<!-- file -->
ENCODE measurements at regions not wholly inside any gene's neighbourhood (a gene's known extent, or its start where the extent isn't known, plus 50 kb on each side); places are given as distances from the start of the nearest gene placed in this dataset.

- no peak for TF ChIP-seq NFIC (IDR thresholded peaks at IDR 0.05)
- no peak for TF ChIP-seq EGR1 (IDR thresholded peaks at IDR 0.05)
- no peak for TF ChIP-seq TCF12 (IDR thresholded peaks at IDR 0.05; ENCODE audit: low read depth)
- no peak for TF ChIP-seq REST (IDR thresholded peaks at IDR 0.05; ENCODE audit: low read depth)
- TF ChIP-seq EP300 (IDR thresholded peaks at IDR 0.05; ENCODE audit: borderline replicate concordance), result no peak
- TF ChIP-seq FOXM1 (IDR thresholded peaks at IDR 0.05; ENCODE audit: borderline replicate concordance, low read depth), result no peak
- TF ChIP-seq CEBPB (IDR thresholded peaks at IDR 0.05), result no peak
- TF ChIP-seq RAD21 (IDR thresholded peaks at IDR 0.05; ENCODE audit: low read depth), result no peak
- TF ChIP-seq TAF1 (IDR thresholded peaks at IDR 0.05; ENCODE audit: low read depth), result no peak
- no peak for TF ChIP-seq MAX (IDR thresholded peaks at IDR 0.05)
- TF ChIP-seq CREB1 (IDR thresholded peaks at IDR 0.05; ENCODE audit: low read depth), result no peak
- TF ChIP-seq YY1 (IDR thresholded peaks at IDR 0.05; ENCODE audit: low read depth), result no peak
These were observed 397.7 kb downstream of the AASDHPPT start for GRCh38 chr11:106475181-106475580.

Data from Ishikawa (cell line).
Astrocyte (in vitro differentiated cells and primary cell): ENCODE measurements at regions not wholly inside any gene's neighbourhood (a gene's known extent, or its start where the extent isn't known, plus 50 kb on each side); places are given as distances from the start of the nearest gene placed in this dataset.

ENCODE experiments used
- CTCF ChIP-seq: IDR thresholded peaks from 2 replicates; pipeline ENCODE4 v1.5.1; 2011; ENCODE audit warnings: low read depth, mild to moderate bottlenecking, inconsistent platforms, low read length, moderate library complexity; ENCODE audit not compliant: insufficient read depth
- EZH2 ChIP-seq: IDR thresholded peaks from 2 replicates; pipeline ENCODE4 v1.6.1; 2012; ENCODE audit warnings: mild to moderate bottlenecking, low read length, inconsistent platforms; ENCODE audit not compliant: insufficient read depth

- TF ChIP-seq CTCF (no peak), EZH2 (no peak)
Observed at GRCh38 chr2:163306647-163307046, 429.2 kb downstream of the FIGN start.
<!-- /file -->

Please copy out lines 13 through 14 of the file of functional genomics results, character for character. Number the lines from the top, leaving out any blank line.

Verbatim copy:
- TF ChIP-seq YY1 (IDR thresholded peaks at IDR 0.05; ENCODE audit: low read depth), result no peak
These were observed 397.7 kb downstream of the AASDHPPT start for GRCh38 chr11:106475181-106475580.